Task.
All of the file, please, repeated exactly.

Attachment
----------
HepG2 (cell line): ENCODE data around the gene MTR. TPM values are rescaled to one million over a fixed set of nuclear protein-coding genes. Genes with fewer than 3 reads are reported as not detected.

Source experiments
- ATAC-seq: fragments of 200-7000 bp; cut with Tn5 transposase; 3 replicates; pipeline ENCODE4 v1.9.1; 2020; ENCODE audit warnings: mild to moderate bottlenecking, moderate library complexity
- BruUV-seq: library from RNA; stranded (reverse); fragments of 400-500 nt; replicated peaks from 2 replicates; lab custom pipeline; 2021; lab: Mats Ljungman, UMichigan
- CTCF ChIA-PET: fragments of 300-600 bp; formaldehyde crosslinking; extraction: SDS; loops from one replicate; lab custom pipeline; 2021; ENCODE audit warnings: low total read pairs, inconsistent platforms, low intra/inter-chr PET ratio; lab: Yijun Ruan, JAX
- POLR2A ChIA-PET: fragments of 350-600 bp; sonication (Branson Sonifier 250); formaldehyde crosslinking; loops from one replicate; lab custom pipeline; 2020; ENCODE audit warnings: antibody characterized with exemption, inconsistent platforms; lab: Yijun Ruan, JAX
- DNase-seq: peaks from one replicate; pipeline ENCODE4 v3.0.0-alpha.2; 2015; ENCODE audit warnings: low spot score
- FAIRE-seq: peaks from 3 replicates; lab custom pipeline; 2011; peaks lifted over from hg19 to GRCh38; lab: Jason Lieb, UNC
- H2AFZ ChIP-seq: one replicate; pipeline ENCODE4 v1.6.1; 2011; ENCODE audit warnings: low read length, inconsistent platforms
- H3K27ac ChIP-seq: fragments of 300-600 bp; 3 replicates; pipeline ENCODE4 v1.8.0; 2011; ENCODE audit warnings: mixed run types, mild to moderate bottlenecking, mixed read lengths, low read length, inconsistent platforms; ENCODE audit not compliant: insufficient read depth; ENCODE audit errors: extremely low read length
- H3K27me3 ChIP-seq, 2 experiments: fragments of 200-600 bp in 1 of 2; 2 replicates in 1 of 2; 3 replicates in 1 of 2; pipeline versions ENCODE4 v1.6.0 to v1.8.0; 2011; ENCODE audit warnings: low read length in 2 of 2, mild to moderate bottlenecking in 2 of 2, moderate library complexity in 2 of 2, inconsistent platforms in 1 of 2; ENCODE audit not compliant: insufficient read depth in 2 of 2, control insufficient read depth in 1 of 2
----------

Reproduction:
HepG2 (cell line): ENCODE data around the gene MTR. TPM values are rescaled to one million over a fixed set of nuclear protein-coding genes. Genes with fewer than 3 reads are reported as not detected.

Source experiments
- ATAC-seq: fragments of 200-7000 bp; cut with Tn5 transposase; 3 replicates; pipeline ENCODE4 v1.9.1; 2020; ENCODE audit warnings: mild to moderate bottlenecking, moderate library complexity
- BruUV-seq: library from RNA; stranded (reverse); fragments of 400-500 nt; replicated peaks from 2 replicates; lab custom pipeline; 2021; lab: Mats Ljungman, UMichigan
- CTCF ChIA-PET: fragments of 300-600 bp; formaldehyde crosslinking; extraction: SDS; loops from one replicate; lab custom pipeline; 2021; ENCODE audit warnings: low total read pairs, inconsistent platforms, low intra/inter-chr PET ratio; lab: Yijun Ruan, JAX
- POLR2A ChIA-PET: fragments of 350-600 bp; sonication (Branson Sonifier 250); formaldehyde crosslinking; loops from one replicate; lab custom pipeline; 2020; ENCODE audit warnings: antibody characterized with exemption, inconsistent platforms; lab: Yijun Ruan, JAX
- DNase-seq: peaks from one replicate; pipeline ENCODE4 v3.0.0-alpha.2; 2015; ENCODE audit warnings: low spot score
- FAIRE-seq: peaks from 3 replicates; lab custom pipeline; 2011; peaks lifted over from hg19 to GRCh38; lab: Jason Lieb, UNC
- H2AFZ ChIP-seq: one replicate; pipeline ENCODE4 v1.6.1; 2011; ENCODE audit warnings: low read length, inconsistent platforms
- H3K27ac ChIP-seq: fragments of 300-600 bp; 3 replicates; pipeline ENCODE4 v1.8.0; 2011; ENCODE audit warnings: mixed run types, mild to moderate bottlenecking, mixed read lengths, low read length, inconsistent platforms; ENCODE audit not compliant: insufficient read depth; ENCODE audit errors: extremely low read length
- H3K27me3 ChIP-seq, 2 experiments: fragments of 200-600 bp in 1 of 2; 2 replicates in 1 of 2; 3 replicates in 1 of 2; pipeline versions ENCODE4 v1.6.0 to v1.8.0; 2011; ENCODE audit warnings: low read length in 2 of 2, mild to moderate bottlenecking in 2 of 2, moderate library complexity in 2 of 2, inconsistent platforms in 1 of 2; ENCODE audit not compliant: insufficient read depth in 2 of 2, control insufficient read depth in 1 of 2